Still Waters Distillery Stalk & Barrel Single Malt Whisky, Cask #1 – Review

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*Sincere thanks to RS and Purple Valley Imports for the sample.

Canadian whisky has been the relative latecomer to the world-wide whisky boom of the last several years. Wider distribution is growing now, it seems, as is appreciation for its more “premium” expressions, but the craft distilling movement that’s taken its lowly neighbor to the south by storm hasn’t really gotten going in the Great White North. There are very, very few independently owned, small production distilleries in Canada. Tight government regulation make it difficult and expensive to follow one’s distilling dream, but it is happening here and there. Still Waters Distillery, located in Concord, Ontario, north of Toronto, is one of these intrepid Canadian craft distillers. Founded in 2009 by two guys named Barry (Bernstein and Stein, respectively), Still Waters has been able to keep the money rolling in by doing what most craft distilleries seem to do – make vodka…a single malt vodka, no less. They’ve also put a blended Canadian whisky, Still Waters 1+11 Canadian Blended Whisky on the shelves, one that is made up of a bit of their own distillate as well as that from their larger Canadian whisky distilling brethren. A special note of recognition should be mentioned here as Still Waters proudly and openly assumes the mantle of blender for this well-received and award-winning whisky. They could have gone the route of so many American brands and lamely danced around the fact that the juice in their bottles was not actually distilled by them, instead they’ve embraced the revered tradition of being blenders – that alone makes me like these two Barrys already. With their vodka and blended whisky on the shelves (and the occasional new make, brandy and gin), Still Waters have been slowly building and maturing stocks, just a few barrels a week, in order to release whiskies that are 100% their own. The first of these, the Stalk & Barrel Single Malt Whisky, has been deemed ready, and in late April of this year, the first few casks were bottled. Produced from Canadian two-row barley, aged for about three and a half years in ex-bourbon barrels, and bottled without chill-filtering or additional color, each barrel has been released as its own expression so far. The first two (cask #1 is reviewed below) were released at cask strength while the third was released at 46%. Single malt whisky is definitely a novel idea in Canada, where blended “ryes” are not just the standard but pretty much the rule. On top of that, in the future, they’re planning on releasing a rye as well as a corn whisky, so again you really have to hand it to Still Waters for their commitment and unique approach.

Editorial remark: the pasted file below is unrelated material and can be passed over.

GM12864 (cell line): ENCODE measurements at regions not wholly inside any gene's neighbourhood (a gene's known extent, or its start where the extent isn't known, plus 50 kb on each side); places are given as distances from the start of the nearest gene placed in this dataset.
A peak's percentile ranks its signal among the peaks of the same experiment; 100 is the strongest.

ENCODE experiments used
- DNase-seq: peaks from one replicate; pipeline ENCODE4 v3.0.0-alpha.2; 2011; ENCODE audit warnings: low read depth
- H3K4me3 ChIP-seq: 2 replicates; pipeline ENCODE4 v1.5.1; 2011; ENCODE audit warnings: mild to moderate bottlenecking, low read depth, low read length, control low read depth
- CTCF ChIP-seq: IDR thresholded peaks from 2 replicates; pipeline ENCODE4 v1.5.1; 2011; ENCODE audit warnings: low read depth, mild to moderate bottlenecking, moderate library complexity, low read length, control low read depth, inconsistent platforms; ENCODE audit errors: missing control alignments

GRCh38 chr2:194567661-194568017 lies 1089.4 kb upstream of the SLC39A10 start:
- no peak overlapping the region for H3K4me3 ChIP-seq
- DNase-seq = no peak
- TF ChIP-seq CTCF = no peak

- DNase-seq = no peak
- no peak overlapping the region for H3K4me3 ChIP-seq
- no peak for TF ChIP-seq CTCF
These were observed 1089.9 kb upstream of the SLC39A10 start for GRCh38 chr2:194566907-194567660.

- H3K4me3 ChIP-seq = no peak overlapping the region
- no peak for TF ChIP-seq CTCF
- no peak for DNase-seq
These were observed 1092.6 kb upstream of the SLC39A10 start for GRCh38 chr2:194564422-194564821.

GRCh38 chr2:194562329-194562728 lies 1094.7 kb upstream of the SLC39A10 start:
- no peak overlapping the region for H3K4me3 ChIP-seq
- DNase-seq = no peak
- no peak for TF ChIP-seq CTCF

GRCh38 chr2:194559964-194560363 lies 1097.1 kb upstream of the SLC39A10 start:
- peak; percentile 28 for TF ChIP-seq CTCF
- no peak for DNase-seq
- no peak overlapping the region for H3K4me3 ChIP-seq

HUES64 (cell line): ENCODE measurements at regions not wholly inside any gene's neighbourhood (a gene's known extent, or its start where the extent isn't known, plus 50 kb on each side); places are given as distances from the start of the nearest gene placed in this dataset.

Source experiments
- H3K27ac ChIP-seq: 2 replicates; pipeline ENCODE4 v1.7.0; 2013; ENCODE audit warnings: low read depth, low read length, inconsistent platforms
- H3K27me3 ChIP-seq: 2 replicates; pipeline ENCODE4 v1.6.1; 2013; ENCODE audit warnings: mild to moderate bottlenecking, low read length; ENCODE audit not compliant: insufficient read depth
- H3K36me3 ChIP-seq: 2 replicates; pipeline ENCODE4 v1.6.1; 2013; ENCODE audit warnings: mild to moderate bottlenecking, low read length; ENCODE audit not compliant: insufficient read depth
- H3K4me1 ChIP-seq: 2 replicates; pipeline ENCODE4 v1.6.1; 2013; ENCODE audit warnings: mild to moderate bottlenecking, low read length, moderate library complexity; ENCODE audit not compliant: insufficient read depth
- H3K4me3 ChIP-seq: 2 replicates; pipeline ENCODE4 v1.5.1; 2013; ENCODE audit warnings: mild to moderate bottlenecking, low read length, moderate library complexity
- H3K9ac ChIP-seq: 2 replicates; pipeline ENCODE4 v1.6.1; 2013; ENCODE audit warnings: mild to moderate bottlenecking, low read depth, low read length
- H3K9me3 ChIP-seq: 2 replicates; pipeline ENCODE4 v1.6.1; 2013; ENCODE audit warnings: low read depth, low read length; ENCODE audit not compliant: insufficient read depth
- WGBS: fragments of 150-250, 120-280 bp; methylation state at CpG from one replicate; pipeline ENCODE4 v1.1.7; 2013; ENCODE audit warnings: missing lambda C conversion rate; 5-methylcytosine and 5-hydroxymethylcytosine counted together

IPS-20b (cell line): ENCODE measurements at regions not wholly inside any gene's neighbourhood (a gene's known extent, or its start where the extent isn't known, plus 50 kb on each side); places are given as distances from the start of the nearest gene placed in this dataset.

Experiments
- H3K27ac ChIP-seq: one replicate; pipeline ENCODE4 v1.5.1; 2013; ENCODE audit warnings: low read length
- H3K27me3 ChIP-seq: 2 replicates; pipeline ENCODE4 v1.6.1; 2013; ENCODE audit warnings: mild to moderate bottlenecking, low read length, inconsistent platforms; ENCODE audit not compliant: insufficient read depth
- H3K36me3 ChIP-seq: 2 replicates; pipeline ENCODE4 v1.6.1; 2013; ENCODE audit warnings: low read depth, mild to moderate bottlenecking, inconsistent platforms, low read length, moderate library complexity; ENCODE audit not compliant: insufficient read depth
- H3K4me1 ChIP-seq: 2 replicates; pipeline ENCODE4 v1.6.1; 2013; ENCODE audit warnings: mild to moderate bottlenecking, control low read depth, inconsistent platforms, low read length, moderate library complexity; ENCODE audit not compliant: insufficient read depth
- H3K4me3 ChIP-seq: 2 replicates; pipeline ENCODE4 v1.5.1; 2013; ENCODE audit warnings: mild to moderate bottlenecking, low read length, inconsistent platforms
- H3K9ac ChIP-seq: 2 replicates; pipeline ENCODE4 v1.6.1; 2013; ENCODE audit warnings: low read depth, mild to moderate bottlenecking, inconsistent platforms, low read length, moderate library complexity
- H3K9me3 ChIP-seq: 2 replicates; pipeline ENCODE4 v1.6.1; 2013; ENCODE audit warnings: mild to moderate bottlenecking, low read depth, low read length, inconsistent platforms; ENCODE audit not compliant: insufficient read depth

The Nose:  Light, sweet, and very approachable. Full of floral honey and raisins, especially raisins in baked rice pudding. Notes of malt, vanilla bean ice cream and juicy red grapes. The few years in wood are evident in hints of cinnamon frosting and soft, rounded clove as well as dry sawdust and just a touch of cedar. In the background is a youthful, slightly sour, beery tang. With water, more cut wood notes, malt, baking spice, and cocoa emerge, though the raisin-y fruit loses a bit of oomph and is simplified a bit.